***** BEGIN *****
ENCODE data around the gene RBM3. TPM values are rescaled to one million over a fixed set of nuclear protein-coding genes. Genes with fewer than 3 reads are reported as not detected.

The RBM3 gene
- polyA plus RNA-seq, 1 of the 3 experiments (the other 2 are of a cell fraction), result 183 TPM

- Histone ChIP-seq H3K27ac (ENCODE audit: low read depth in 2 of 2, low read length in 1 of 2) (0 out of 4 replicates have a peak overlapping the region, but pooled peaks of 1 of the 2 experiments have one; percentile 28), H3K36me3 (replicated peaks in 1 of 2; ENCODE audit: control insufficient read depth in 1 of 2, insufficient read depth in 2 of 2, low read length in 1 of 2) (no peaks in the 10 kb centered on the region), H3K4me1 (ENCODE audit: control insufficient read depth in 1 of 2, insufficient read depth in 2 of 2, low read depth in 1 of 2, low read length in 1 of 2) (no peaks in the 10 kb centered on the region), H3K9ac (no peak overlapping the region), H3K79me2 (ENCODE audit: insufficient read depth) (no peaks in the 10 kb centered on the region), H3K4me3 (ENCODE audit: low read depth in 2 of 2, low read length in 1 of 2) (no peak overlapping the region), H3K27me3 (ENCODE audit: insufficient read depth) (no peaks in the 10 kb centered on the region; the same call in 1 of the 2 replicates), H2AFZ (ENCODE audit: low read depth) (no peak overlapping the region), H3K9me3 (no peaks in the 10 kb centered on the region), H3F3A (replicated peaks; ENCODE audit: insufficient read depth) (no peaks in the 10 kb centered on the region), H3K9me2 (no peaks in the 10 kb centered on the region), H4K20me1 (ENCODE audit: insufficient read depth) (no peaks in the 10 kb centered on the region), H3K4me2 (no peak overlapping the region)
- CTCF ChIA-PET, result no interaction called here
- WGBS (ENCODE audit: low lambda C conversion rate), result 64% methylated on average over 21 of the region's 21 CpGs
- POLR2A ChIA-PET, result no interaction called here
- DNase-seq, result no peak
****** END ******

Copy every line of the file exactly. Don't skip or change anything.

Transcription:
ENCODE data around the gene RBM3. TPM values are rescaled to one million over a fixed set of nuclear protein-coding genes. Genes with fewer than 3 reads are reported as not detected.

The RBM3 gene
- polyA plus RNA-seq, 1 of the 3 experiments (the other 2 are of a cell fraction), result 183 TPM

- Histone ChIP-seq H3K27ac (ENCODE audit: low read depth in 2 of 2, low read length in 1 of 2) (0 out of 4 replicates have a peak overlapping the region, but pooled peaks of 1 of the 2 experiments have one; percentile 28), H3K36me3 (replicated peaks in 1 of 2; ENCODE audit: control insufficient read depth in 1 of 2, insufficient read depth in 2 of 2, low read length in 1 of 2) (no peaks in the 10 kb centered on the region), H3K4me1 (ENCODE audit: control insufficient read depth in 1 of 2, insufficient read depth in 2 of 2, low read depth in 1 of 2, low read length in 1 of 2) (no peaks in the 10 kb centered on the region), H3K9ac (no peak overlapping the region), H3K79me2 (ENCODE audit: insufficient read depth) (no peaks in the 10 kb centered on the region), H3K4me3 (ENCODE audit: low read depth in 2 of 2, low read length in 1 of 2) (no peak overlapping the region), H3K27me3 (ENCODE audit: insufficient read depth) (no peaks in the 10 kb centered on the region; the same call in 1 of the 2 replicates), H2AFZ (ENCODE audit: low read depth) (no peak overlapping the region), H3K9me3 (no peaks in the 10 kb centered on the region), H3F3A (replicated peaks; ENCODE audit: insufficient read depth) (no peaks in the 10 kb centered on the region), H3K9me2 (no peaks in the 10 kb centered on the region), H4K20me1 (ENCODE audit: insufficient read depth) (no peaks in the 10 kb centered on the region), H3K4me2 (no peak overlapping the region)
- CTCF ChIA-PET, result no interaction called here
- WGBS (ENCODE audit: low lambda C conversion rate), result 64% methylated on average over 21 of the region's 21 CpGs
- POLR2A ChIA-PET, result no interaction called here
- DNase-seq, result no peak